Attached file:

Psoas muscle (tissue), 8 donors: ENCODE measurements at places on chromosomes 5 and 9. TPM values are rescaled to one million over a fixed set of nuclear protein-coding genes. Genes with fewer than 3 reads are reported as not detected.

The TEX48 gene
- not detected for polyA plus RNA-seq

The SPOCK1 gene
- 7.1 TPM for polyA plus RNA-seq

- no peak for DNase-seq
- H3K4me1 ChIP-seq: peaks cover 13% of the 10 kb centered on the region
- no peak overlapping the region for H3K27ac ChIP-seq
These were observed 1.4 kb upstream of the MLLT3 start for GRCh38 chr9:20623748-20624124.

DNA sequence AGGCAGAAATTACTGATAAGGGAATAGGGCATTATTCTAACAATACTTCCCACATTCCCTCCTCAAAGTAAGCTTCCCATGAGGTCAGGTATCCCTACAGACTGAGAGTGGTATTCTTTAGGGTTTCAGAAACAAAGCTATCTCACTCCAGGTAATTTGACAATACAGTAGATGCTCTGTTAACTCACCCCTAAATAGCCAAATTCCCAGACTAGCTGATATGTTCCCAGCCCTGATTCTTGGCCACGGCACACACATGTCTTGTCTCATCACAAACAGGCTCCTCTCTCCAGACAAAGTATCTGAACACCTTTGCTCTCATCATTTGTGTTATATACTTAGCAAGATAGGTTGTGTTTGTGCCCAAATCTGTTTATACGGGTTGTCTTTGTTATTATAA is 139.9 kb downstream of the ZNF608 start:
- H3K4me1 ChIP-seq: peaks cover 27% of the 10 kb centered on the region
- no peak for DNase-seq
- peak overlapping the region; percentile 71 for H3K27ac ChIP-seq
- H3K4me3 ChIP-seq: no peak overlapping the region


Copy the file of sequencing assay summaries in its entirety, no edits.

Psoas muscle (tissue), 8 donors: ENCODE measurements at places on chromosomes 5 and 9. TPM values are rescaled to one million over a fixed set of nuclear protein-coding genes. Genes with fewer than 3 reads are reported as not detected.

The TEX48 gene
- not detected for polyA plus RNA-seq

The SPOCK1 gene
- 7.1 TPM for polyA plus RNA-seq

- no peak for DNase-seq
- H3K4me1 ChIP-seq: peaks cover 13% of the 10 kb centered on the region
- no peak overlapping the region for H3K27ac ChIP-seq
These were observed 1.4 kb upstream of the MLLT3 start for GRCh38 chr9:20623748-20624124.

DNA sequence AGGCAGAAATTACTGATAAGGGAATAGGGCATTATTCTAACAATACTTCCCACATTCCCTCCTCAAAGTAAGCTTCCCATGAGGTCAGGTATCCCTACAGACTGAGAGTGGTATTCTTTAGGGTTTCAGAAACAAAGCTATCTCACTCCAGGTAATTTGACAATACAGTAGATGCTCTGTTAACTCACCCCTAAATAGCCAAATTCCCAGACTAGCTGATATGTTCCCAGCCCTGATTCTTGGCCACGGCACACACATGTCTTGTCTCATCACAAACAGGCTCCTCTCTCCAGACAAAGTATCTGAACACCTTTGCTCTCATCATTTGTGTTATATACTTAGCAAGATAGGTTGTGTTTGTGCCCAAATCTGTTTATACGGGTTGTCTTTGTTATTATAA is 139.9 kb downstream of the ZNF608 start:
- H3K4me1 ChIP-seq: peaks cover 27% of the 10 kb centered on the region
- no peak for DNase-seq
- peak overlapping the region; percentile 71 for H3K27ac ChIP-seq
- H3K4me3 ChIP-seq: no peak overlapping the region